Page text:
The UK's ambassador to Iran has been summoned by Iranian authorities as they claim he attended an "illegal" anti-government rally.
Rob Macaire denies the accusations, saying he went to an event advertised as a vigil for the victims of the Ukrainian plane shot down by an Iranian missile - and left when it turned into a protest.
Hundreds of people chanted against the country's leaders - including Supreme Leader Ayatollah Ali Khamenei - and police dispersed them with tear gas.
Mr Macaire was arrested, and Iran's deputy foreign minister Abbas Araghchi later said he was detained "as an unknown foreigner in an illegal gathering".
The ambassador tweeted to say arresting diplomats is "illegal".
"Can confirm I wasn't taking part in any demonstrations!" Mr Macaire said. "Went to an event advertised as a vigil for victims of #PS752 tragedy. Normal to want to pay respects - some of victims were British. I left after 5 mins, when some started chanting."
The UK said its envoy was detained "without grounds or explanation" and in "flagrant violation of international law".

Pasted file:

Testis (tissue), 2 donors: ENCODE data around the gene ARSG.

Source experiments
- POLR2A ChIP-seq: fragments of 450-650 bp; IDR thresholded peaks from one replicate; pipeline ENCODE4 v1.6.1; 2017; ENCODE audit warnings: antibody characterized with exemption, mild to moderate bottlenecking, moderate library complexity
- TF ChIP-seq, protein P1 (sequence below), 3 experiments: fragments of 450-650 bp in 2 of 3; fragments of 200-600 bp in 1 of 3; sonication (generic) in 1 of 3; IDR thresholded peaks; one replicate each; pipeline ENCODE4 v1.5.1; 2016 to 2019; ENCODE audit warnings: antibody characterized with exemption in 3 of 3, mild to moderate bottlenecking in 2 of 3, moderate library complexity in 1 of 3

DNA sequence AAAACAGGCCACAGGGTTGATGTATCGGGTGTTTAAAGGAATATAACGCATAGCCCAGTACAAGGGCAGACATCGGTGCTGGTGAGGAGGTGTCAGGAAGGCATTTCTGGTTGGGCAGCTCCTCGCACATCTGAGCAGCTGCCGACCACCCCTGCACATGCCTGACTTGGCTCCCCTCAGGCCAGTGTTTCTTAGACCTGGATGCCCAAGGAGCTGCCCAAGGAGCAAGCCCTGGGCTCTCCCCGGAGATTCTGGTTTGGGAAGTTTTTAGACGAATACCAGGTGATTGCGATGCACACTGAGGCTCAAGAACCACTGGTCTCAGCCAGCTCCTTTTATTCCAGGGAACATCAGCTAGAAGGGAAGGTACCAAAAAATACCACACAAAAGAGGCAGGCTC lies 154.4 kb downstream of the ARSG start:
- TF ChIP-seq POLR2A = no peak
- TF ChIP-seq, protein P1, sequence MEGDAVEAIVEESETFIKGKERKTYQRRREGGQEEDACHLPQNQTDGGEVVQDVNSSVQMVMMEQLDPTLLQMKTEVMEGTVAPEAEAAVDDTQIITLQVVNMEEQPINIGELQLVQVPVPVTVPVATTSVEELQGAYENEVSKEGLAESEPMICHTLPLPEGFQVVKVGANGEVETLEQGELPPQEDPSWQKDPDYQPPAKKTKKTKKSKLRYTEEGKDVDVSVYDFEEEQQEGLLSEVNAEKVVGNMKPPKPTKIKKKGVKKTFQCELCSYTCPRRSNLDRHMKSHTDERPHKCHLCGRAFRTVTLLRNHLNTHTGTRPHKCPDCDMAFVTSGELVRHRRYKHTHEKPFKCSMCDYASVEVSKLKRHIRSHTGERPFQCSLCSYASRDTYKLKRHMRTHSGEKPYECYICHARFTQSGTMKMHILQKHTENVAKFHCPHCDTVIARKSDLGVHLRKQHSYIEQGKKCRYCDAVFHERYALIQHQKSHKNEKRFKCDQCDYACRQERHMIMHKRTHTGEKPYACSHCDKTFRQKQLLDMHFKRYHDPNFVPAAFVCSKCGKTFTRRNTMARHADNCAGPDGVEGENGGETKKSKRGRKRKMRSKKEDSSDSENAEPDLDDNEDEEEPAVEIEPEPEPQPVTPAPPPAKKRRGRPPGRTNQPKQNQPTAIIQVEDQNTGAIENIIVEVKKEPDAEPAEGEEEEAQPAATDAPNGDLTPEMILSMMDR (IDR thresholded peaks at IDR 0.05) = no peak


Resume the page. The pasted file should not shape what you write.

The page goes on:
Foreign Secretary Dominic Raab said Tehran was at a crossroads - with the prospect of continuing political and economic isolation unless it engages diplomatically with the West.
Mr Araghchi said once he was aware of Mr Macaire's identity, he was released.
Iran's Foreign Ministry later summoned the ambassador over his "illegal and inappropriate presence" at the protest, it said on its Telegram channel.
Riot police have been deployed in Iran's capital amid calls for more anti-government protests on Sunday.
Officers have gathered in Vali-e Asr Square in Tehran, and a large black banner has been displayed there which bears the names of the 176 plane crash victims.
The US President, Donald Trump, has tweeted to say "the world is watching" the leaders of Iran, and warned them "DO NOT KILL YOUR PROTESTORS".
The passenger plane was shot down as Iran braced for retaliation after firing ballistic missiles at two bases in Iraq housing American forces.
The ballistic missile attack, which caused no casualties, was a response to the killing of General Qassem Soleimani, Iran's top general, in a US airstrike in Baghdad.
There has been anger expressed in Iran over the shooting down of the airliner, and explanations from senior officials in the aftermath.
Cover image: a picture of top Iranian General Qasem Soleimani is seen in Tehran, Iran (Picture: PA).